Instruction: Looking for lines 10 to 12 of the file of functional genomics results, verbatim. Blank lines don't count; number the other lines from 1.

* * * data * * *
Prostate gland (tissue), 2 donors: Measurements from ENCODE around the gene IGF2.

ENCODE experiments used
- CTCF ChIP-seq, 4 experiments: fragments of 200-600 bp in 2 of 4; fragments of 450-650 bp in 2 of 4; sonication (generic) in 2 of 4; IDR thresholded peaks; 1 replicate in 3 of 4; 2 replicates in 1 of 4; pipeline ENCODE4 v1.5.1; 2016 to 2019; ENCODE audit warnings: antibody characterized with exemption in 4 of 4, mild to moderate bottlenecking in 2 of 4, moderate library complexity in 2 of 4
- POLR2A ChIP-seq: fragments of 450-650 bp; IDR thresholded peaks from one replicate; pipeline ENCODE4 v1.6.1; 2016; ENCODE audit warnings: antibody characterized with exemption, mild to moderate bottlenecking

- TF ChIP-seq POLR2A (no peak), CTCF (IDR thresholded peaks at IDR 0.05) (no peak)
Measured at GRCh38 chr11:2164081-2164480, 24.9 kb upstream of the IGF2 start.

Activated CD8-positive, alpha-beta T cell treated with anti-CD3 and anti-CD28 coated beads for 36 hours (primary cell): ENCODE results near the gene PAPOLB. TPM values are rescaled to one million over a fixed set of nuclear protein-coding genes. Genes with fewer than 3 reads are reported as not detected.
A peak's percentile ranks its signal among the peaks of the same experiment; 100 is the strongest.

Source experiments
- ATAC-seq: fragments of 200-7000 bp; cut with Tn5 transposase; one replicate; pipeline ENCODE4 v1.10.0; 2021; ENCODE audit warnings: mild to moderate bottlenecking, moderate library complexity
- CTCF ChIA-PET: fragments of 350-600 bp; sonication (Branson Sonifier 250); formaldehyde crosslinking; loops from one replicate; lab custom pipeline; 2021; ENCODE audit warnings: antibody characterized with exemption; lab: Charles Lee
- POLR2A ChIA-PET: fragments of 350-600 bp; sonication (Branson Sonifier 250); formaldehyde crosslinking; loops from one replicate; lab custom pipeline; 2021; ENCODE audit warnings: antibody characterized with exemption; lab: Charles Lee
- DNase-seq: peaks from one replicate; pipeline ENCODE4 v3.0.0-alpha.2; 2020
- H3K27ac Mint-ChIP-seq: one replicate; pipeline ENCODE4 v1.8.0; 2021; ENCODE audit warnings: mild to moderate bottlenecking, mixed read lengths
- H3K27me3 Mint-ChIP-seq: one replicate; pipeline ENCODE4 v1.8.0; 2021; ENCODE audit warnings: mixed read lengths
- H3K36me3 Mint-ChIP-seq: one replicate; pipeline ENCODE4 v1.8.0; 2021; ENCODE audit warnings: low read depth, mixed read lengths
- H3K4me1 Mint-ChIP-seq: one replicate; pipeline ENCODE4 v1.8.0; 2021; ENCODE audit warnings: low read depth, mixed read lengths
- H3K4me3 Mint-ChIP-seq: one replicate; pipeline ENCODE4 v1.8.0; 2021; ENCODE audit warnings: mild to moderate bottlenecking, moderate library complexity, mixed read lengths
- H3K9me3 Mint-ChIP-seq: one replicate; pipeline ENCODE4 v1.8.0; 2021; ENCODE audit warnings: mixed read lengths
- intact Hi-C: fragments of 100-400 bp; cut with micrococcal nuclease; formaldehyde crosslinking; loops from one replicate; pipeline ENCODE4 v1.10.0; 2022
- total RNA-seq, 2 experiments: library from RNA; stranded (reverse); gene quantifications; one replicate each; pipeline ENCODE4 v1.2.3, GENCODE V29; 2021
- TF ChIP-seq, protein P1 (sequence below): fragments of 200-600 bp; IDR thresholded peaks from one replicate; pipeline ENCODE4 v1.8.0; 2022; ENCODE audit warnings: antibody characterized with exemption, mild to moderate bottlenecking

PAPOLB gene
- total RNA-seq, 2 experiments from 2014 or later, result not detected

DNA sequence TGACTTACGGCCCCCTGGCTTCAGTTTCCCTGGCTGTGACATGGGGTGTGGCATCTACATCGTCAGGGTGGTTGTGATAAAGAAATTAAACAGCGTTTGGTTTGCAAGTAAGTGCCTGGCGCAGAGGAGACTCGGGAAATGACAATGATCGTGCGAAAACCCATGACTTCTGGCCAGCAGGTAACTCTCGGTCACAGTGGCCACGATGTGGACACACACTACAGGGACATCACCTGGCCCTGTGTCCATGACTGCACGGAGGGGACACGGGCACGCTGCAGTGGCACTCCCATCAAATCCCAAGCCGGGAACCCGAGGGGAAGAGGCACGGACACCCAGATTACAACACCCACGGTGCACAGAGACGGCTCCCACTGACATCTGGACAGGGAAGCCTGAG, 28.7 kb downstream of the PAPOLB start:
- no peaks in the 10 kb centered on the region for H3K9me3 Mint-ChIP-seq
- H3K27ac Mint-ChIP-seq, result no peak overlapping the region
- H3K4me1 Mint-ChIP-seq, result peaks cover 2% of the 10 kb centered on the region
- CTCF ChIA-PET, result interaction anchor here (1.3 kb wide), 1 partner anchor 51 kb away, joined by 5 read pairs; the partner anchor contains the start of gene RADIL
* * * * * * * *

- ATAC-seq: fragments of 200-7000 bp; cut with Tn5 transposase; one replicate; pipeline ENCODE4 v1.10.0; 2021; ENCODE audit warnings: mild to moderate bottlenecking, moderate library complexity
- CTCF ChIA-PET: fragments of 350-600 bp; sonication (Branson Sonifier 250); formaldehyde crosslinking; loops from one replicate; lab custom pipeline; 2021; ENCODE audit warnings: antibody characterized with exemption; lab: Charles Lee
- POLR2A ChIA-PET: fragments of 350-600 bp; sonication (Branson Sonifier 250); formaldehyde crosslinking; loops from one replicate; lab custom pipeline; 2021; ENCODE audit warnings: antibody characterized with exemption; lab: Charles Lee